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Significance of Sapta Saraswat: Mahabharat Katha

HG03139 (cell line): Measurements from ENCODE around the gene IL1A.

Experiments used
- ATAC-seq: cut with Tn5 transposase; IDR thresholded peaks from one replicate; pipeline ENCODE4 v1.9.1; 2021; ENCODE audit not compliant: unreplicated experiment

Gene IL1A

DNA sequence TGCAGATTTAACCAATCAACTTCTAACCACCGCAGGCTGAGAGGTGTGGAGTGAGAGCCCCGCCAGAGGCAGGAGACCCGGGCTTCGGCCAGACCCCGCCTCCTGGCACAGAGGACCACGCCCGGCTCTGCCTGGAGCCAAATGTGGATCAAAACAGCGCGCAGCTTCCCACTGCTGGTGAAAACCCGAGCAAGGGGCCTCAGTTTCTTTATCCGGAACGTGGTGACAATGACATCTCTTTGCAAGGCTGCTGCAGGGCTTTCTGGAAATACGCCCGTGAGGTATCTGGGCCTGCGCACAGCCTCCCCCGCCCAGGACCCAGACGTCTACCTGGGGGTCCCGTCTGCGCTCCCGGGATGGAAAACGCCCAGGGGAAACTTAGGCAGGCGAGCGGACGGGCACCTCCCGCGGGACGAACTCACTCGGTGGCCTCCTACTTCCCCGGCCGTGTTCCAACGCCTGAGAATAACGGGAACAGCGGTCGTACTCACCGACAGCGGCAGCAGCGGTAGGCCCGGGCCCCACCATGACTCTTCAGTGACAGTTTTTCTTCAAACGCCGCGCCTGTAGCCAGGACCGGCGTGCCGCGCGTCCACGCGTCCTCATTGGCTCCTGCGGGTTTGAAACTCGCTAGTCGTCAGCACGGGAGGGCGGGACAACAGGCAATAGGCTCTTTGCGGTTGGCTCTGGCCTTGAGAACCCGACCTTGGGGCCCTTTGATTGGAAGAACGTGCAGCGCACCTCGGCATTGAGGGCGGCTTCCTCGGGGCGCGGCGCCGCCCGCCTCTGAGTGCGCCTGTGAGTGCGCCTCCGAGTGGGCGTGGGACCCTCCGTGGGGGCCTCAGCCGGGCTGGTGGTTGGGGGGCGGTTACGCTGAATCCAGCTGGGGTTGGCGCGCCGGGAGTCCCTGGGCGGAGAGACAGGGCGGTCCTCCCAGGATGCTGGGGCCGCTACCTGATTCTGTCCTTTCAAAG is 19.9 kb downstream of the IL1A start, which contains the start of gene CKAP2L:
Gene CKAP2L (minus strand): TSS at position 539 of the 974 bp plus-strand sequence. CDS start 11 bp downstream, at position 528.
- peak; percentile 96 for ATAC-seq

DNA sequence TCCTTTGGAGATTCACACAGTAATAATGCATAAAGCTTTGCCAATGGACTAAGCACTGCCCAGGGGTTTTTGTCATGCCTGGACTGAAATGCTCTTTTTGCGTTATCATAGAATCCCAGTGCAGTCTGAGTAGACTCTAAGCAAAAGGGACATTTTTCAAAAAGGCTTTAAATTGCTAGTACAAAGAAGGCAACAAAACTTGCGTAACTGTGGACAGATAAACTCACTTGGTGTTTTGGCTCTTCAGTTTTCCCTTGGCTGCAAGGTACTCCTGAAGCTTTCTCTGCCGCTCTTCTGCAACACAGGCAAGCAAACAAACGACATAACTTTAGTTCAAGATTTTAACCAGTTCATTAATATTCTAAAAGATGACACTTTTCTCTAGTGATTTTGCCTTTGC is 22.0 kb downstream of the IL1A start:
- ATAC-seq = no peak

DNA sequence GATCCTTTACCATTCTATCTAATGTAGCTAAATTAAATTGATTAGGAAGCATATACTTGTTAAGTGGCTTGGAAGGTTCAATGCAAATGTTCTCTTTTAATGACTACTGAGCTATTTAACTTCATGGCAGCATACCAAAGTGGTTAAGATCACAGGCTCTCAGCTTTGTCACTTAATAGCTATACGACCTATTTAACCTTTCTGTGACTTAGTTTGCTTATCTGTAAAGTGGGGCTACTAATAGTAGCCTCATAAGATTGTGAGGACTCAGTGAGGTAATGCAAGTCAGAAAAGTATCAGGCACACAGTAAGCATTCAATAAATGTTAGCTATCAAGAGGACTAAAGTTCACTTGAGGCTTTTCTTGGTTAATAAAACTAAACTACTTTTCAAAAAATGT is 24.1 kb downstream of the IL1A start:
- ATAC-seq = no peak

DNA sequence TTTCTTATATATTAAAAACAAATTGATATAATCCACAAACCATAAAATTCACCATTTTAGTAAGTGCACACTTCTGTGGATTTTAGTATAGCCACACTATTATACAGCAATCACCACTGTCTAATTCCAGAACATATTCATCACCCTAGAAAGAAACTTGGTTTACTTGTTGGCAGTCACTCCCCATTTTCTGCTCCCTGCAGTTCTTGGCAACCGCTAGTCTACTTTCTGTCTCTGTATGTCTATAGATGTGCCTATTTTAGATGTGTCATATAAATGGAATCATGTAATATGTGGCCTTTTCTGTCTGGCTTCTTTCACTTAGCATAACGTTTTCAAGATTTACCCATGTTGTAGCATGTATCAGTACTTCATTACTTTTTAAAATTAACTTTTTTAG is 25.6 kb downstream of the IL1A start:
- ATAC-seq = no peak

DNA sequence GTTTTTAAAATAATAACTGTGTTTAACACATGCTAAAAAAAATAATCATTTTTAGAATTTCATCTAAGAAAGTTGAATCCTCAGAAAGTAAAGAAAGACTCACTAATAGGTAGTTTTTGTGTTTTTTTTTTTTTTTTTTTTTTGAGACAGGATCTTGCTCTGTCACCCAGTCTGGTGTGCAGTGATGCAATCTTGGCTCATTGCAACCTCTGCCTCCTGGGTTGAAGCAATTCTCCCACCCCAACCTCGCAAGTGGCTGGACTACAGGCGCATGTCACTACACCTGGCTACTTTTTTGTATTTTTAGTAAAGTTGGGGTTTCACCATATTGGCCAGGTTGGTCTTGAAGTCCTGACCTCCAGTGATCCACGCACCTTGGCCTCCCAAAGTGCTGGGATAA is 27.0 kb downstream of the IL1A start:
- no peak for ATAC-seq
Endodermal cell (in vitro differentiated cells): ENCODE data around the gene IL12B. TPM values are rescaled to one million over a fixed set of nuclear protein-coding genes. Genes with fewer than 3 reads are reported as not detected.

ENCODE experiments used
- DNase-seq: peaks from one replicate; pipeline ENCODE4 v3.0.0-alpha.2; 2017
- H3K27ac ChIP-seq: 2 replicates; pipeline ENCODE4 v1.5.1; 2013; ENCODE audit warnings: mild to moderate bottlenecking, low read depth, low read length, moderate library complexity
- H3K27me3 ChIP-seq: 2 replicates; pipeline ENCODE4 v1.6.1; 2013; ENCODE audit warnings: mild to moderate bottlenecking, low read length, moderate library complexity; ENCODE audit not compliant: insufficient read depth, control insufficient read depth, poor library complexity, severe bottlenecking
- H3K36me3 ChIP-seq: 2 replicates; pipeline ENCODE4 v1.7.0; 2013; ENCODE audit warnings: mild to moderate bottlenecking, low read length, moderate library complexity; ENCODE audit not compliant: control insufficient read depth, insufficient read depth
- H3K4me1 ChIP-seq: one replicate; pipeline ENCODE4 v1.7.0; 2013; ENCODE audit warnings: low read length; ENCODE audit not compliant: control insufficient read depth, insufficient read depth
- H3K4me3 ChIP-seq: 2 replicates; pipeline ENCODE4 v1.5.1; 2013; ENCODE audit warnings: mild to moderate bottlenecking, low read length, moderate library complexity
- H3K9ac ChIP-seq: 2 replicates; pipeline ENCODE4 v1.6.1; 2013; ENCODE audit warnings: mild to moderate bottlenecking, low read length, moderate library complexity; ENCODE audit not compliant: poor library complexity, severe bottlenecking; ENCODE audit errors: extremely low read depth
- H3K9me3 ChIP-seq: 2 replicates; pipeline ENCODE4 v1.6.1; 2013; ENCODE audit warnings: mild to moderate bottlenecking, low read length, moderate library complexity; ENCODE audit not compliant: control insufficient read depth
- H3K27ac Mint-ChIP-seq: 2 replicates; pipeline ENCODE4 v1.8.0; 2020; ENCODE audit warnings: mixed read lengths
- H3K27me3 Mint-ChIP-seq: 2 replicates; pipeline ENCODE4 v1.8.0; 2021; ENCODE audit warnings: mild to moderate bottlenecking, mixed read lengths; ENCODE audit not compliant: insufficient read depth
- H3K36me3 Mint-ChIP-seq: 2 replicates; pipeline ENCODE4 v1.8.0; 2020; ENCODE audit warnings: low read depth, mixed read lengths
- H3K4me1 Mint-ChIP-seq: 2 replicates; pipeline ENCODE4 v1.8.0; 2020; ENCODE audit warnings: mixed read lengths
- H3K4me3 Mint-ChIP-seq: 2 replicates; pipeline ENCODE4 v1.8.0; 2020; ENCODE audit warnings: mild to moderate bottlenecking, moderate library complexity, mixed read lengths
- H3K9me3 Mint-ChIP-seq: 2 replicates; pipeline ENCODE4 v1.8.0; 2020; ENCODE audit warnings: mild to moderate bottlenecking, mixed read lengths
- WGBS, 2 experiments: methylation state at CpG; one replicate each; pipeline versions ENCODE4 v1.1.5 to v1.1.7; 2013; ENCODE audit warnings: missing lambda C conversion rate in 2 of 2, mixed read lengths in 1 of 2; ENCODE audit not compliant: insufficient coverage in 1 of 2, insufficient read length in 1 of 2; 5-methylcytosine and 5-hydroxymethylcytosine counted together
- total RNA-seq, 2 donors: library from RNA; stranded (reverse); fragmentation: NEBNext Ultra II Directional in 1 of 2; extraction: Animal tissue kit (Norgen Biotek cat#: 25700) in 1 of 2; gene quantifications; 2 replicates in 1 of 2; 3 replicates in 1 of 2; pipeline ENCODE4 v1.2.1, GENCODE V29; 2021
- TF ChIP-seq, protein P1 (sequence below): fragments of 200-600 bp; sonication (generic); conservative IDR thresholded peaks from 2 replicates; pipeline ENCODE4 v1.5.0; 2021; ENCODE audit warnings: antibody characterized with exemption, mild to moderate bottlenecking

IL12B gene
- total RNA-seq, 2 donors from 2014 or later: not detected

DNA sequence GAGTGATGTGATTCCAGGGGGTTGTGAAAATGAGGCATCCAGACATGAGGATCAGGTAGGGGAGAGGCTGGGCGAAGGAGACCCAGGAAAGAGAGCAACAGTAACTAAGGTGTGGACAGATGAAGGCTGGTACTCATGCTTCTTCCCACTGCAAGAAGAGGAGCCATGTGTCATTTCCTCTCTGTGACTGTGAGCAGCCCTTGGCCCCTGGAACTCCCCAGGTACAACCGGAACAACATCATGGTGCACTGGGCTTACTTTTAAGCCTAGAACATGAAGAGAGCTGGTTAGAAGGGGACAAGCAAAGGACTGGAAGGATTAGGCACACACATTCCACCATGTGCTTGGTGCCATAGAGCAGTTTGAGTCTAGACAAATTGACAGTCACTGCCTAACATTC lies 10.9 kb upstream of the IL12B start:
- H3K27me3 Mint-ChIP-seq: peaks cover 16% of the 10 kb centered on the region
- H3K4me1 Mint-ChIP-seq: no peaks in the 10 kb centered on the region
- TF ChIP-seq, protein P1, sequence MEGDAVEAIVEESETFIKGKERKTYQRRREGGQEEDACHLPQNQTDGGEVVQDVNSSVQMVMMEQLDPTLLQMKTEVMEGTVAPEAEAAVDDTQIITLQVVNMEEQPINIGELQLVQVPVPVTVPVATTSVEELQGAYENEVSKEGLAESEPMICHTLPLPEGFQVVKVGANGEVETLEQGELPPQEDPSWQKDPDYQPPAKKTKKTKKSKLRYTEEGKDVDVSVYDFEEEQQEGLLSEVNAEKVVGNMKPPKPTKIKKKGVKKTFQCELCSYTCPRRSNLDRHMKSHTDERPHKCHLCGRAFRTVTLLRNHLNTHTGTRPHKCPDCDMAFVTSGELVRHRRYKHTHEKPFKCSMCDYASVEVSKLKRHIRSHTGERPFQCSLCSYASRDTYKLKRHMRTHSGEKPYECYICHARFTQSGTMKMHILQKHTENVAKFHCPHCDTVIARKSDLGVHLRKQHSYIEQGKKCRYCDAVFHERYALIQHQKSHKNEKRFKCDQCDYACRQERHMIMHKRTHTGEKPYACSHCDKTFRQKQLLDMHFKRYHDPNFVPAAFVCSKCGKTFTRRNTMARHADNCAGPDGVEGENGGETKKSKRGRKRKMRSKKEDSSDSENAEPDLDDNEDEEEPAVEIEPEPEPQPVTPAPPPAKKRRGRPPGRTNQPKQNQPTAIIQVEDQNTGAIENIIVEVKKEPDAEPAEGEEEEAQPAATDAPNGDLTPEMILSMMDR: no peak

This sto­ry appears in the Shalya par­va of the Mahab­harath when Janame­jaya asks about the sig­nif­i­cance of Saraswati and the thirtha Sap­ta Saraswat. King Mankana­ka, bon to Vayu and Sukanya, was pierced in his hand by a blade of kusa grass (holy grass). A veg­etable liq­uid oozed out of his fin­ger instead of blood. Excit­ed about this mirac­u­lous occur­rence, Mankana­ka start­ed to dance with joy. His enery was so over­whelm­ing that all being, ani­mate and inan­i­mate began to dance with him. Unable to bear this ener­gy, the God approached Lord Shi­va, Mahade­va who was the great­est dancer. With the view of help­ing the Gods, Shi­va asked Mankana­ka the rea­son for his joy. Mankana­ka showed the veg­etable juice com­ing out of his fin­gers. Mahade­va told the king that this was no mir­a­cle and showed His own hand. Snow white ash­es came out of Mahade­va’s fin­gers. With his ego sev­er­ly punc­tured and hum­bled by Shi­va, the king bowed down and prayed that he may be for­giv­en. He praised Mahade­va about his omni pres­ence and sur­ren­dered to Him. Mahade­va blessed that those that would take bath in the Saraswat will attain a region in the heav­en by the same name.

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